As published by AnalyticsWeek — February 2022
Once, the Industrial Internet was the forerunner of the Internet of Things’ vast capacity to revamp data management practices via real-time, and near real-time, data analytics. Today, however, the IoT has become a quotidian part of existence for consumers, industrialists, and enterprises alike with a heightened accessibility that behooves each of these user subsets.
On the one hand, the IoT’s industrial capabilities are well evinced in areas such as food production, where the generation of sensor data is utilized to maintain and optimize crop yield. On the other, these same techniques are responsible for expanding that utility to the cannabis industry and, conceivably, to even the small and medium-sized enterprises or local growers cultivating this crop for cash.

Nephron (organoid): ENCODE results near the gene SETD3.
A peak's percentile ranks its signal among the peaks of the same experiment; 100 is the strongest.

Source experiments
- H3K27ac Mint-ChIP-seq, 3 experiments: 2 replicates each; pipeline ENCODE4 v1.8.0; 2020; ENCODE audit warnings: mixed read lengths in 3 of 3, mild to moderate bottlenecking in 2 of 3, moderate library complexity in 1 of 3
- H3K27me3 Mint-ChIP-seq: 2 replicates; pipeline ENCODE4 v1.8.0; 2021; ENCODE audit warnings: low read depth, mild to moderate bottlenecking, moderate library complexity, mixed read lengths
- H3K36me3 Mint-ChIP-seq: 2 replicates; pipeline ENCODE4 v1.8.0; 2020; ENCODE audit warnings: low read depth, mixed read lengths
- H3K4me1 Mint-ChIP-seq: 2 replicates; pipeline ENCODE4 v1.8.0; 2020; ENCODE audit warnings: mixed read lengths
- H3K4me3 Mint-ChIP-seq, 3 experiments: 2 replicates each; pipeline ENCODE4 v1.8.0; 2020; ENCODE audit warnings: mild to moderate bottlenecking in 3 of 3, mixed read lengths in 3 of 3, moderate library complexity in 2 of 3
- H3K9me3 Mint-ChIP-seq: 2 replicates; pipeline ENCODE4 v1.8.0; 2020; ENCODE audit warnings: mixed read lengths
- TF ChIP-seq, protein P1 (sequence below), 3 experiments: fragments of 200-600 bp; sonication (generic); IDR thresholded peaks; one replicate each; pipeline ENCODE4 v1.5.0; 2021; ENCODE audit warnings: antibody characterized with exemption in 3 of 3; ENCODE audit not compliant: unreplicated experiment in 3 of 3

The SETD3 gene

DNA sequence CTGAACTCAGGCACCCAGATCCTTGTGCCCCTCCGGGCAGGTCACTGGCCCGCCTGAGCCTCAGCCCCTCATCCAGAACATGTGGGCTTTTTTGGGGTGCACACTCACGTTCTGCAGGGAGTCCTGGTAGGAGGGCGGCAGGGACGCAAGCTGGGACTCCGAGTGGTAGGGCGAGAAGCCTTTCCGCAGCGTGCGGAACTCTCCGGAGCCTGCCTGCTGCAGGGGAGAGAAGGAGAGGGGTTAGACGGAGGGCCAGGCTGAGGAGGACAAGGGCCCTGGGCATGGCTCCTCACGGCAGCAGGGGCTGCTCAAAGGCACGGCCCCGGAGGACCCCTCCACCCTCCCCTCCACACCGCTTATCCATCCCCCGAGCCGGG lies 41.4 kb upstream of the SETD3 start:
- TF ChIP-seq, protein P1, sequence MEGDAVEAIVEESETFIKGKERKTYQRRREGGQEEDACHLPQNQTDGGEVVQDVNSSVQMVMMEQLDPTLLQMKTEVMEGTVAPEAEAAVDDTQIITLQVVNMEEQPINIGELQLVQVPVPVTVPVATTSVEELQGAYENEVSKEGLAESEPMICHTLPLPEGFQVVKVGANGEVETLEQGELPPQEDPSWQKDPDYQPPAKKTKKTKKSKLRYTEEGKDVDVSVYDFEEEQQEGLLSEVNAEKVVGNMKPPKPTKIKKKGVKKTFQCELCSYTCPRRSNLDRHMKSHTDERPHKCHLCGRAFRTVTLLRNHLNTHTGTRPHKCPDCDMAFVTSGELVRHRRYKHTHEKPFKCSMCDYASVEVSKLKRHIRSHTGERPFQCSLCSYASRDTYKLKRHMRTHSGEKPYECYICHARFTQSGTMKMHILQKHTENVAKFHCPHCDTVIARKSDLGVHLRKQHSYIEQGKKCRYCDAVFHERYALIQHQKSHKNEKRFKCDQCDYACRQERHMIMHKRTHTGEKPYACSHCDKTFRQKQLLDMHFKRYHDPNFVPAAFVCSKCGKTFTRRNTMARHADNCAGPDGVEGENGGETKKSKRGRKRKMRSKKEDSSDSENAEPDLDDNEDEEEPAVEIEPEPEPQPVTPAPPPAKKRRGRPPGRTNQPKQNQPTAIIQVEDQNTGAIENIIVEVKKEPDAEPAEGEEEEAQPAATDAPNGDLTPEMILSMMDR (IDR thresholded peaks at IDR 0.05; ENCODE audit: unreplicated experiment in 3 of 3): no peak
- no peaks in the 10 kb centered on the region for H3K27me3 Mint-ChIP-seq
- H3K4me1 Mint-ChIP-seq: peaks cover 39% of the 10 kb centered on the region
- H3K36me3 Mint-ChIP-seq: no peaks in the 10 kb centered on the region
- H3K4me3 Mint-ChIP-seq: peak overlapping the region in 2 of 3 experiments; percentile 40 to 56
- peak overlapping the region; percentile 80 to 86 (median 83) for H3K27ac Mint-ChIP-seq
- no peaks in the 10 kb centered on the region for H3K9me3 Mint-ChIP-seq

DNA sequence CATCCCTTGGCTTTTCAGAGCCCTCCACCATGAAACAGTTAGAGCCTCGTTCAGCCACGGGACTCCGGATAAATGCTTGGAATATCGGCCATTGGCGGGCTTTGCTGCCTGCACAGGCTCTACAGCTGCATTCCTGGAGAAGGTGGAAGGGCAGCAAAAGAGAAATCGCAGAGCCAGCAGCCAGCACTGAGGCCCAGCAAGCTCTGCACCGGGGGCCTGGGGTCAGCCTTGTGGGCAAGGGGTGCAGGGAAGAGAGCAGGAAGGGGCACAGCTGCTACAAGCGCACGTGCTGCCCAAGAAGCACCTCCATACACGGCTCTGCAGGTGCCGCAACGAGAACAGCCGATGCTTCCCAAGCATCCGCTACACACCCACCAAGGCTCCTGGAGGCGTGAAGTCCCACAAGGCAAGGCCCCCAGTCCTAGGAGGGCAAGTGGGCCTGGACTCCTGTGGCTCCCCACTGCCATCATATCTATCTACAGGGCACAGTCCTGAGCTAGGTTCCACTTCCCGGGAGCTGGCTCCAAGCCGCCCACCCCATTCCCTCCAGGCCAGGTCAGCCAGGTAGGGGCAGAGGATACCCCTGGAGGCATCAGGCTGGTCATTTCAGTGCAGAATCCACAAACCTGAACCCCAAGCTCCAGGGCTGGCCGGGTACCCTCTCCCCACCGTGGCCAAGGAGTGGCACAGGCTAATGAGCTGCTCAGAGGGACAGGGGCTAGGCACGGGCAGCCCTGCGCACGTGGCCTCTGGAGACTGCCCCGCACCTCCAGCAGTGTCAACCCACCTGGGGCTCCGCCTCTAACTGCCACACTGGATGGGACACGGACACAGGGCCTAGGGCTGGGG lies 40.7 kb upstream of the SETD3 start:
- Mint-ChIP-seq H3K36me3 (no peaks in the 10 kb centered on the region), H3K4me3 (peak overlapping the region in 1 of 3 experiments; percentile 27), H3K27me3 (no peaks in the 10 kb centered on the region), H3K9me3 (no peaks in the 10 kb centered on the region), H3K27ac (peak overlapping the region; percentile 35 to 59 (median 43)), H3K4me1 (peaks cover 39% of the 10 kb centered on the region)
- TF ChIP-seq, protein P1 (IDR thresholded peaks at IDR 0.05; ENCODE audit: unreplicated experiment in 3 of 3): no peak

With a balanced synthesis of sensor data, wireless connectivity, and cloud computing, it’s now become easier than ever to access the IoT for a degree of precision and consistency that’s ideal for these use cases. According to METER Group CEO Scott Campbell, for food production this combination is “used to essentially tell you when to stop cooking, or heating, or drying your product. On the cultivation side, in terms of plants that are grown in hydroponics media, it’s used to tell when you should water your plants.”
As always, the true worth of the emission of …
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